Shade Planning for Schools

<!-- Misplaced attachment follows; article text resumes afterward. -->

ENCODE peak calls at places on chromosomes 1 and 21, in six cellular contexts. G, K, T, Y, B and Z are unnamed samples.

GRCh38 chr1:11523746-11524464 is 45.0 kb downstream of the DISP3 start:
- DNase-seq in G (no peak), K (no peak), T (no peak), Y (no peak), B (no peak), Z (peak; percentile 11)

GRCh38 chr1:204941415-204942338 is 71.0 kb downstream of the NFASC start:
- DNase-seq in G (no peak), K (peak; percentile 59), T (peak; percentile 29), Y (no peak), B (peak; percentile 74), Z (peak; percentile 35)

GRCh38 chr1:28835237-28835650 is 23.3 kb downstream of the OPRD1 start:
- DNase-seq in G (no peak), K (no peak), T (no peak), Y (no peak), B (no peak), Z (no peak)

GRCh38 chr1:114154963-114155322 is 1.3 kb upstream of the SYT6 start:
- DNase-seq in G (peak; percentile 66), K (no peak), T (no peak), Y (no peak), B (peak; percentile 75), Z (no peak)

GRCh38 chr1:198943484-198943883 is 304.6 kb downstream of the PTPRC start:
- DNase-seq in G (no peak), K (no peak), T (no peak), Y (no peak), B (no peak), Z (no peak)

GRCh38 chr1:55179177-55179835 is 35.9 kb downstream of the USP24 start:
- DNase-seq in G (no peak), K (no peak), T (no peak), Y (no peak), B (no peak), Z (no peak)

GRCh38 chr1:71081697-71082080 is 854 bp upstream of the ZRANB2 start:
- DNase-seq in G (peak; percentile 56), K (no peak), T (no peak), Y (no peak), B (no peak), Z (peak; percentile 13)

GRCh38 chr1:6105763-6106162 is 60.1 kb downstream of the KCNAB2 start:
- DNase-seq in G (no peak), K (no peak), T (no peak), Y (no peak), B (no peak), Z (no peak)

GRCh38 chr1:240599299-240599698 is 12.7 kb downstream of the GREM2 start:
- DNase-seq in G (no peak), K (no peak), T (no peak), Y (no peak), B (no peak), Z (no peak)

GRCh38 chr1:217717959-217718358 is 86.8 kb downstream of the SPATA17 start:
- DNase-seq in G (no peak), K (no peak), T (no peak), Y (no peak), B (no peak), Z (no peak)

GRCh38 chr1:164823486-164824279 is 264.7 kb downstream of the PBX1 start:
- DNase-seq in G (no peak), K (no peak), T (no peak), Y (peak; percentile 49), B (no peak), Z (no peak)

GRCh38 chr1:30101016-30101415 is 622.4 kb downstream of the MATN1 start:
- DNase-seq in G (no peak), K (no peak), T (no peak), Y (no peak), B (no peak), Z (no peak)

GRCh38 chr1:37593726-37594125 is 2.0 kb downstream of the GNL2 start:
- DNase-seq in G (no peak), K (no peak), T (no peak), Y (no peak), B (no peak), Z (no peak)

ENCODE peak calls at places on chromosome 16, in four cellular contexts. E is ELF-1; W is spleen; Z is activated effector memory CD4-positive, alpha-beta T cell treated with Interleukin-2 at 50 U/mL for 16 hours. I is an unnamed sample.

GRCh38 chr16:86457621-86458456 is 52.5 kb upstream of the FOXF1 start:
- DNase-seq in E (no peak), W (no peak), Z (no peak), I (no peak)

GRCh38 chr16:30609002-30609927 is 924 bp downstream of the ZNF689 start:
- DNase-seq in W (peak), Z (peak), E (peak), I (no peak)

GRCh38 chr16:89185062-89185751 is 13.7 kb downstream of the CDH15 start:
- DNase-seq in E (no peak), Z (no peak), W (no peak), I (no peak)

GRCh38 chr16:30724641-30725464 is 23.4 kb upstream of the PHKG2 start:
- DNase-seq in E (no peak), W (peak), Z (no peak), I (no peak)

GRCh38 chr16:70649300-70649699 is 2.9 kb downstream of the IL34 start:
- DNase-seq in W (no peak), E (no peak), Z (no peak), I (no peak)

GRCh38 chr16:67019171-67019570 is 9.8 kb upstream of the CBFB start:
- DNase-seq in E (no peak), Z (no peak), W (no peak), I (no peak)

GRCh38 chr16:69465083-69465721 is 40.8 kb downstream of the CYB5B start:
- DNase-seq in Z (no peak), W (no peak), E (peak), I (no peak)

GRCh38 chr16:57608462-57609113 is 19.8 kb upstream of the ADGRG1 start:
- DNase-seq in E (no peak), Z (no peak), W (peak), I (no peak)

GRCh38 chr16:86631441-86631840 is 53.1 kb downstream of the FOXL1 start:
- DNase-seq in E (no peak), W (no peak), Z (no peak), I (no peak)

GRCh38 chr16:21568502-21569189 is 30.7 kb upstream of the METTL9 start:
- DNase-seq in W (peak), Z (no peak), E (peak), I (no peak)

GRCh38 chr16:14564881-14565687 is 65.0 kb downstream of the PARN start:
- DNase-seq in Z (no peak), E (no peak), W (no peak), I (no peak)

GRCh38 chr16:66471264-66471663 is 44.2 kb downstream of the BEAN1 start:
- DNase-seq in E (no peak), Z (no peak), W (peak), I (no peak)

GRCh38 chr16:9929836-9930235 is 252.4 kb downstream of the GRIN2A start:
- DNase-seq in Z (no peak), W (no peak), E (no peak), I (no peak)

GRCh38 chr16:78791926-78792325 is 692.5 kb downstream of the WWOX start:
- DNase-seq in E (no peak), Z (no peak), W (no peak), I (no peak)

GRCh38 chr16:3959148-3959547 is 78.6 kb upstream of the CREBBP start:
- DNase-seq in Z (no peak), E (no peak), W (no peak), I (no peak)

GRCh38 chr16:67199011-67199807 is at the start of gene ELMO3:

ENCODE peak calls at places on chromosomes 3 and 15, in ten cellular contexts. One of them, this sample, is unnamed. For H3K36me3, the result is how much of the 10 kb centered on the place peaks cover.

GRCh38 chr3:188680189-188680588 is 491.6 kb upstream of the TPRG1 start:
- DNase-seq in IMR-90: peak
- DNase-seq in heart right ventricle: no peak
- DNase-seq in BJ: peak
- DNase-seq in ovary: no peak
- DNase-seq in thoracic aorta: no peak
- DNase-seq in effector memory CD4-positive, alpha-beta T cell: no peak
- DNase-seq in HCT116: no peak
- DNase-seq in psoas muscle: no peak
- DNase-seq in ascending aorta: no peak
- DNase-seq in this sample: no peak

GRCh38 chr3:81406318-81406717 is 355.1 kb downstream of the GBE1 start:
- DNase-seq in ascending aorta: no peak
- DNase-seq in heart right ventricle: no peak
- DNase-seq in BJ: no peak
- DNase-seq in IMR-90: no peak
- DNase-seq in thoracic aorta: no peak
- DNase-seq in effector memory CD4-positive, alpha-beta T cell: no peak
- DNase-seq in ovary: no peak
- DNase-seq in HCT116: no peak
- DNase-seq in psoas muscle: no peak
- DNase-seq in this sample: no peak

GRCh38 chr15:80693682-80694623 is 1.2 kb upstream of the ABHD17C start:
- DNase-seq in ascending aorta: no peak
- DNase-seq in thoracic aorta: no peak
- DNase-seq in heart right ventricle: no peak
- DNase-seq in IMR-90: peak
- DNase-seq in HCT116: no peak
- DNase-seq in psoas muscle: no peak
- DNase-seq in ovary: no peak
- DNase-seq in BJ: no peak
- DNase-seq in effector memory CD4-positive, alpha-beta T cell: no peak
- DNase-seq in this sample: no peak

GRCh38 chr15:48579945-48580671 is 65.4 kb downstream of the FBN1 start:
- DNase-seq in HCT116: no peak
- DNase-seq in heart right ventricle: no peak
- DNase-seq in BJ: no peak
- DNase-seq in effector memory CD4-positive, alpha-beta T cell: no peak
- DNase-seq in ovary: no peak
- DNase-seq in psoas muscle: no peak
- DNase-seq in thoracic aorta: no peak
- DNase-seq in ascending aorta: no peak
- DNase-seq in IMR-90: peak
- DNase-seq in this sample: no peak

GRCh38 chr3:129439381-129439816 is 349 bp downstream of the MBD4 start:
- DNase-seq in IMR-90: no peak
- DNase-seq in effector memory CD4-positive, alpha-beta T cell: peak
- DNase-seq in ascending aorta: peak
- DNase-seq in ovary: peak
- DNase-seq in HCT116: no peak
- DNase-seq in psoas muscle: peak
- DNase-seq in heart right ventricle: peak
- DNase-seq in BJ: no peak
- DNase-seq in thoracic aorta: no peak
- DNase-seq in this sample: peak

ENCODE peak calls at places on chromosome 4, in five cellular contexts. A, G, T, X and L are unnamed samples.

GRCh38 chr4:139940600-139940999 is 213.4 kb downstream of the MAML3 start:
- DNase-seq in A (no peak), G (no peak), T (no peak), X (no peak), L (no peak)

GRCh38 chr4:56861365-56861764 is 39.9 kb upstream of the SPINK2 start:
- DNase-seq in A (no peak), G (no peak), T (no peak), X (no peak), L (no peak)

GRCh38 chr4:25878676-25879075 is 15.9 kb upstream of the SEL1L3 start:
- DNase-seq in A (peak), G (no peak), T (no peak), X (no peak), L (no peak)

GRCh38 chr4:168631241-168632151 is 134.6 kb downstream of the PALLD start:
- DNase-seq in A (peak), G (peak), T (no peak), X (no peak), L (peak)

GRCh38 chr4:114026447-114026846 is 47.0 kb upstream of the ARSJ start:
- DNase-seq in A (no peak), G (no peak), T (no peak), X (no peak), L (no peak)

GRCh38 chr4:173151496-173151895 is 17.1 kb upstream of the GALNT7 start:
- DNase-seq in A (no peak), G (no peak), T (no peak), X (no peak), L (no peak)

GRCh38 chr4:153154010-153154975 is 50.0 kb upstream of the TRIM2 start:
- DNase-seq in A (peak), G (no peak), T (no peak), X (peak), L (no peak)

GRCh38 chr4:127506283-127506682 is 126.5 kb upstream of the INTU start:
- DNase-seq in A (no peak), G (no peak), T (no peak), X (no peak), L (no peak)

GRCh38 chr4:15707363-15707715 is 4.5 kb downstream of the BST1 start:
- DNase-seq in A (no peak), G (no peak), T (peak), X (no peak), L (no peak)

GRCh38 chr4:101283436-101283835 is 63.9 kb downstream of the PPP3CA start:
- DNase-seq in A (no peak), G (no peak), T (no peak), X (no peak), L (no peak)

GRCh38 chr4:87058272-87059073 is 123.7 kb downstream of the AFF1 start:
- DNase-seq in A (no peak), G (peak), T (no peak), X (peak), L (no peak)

14 Shade Planning for America’s Schools Chapter 2 • Exposed roof supports may be attractive nesting sites for birds. Strategies to deter this should be incorporated into the building’s design. • Lighting will allow for evening use of the building. • To provide additional light during daytime hours, polycarbonate panels can be incorporated into the roof design and provide a great deal of light while blocking up to 99% of ultraviolet (UV) radiation. • No matter what type of design is selected, all buildings require maintenance. A maintenance schedule and estimated costs should factor into the design selection process. • In the design of the structure, efforts should be made to close off the view of the sky by extending the eaves as far as possible. If the sky can be seen by people under the structure, they are at risk for exposure to indirect UV radiation. • The design of any structure should ensure access for people with disabilities. • If the structure is to be used as a classroom or meeting room, the acoustics of the building should also be addressed. Outdoor classroom at Hermantown School Duluth, Minnesota Constructed by the Duluth Skyline Rotary Club as a gift to the Hermantown School District, the outdoor classroom is directly behind the Hermantown Elementary School. Besides serving as an outdoor classroom, the building is accessible to elementary school students during recess periods. According to Fred Majeski, the Superintendent of the Hermantown School District, the building, with its metal framing and roof and concrete floor, would have cost the school well over $25,000 to build, had it not been donated by the Rotary Club. Shade Cloth Structures Another strategy for providing shade on school grounds is the use of shade cloth or structural fabric supported by a framework or poles. This strategy often is used when the goal is to cover large play areas without employing extensive structural support. Shade cloth is typically a knitted or woven fabric that is rated as to how much sun is blocked. Transmission of the sun’s rays through the fabric depends on the tightness of the weave or knit, with more densely woven or knitted fabric blocking out more of the sun’s radiation. Fabrics with a looser weave transmit between 50% and 80% of the sun’s harmful rays and are typically designed for horticultural applications. Shade cloth that blocks 80% of solar radiation provides the approximate protective equivalent of sunscreen with a sun protection factor (SPF) of 6.7, whereas shade cloth that blocks 94% of solar radiation provides the approximate protective equivalent of sunscreen with an SPF rating of 15. Shade cloth rated to block 94% of solar radiation is the minimum that schools should consider.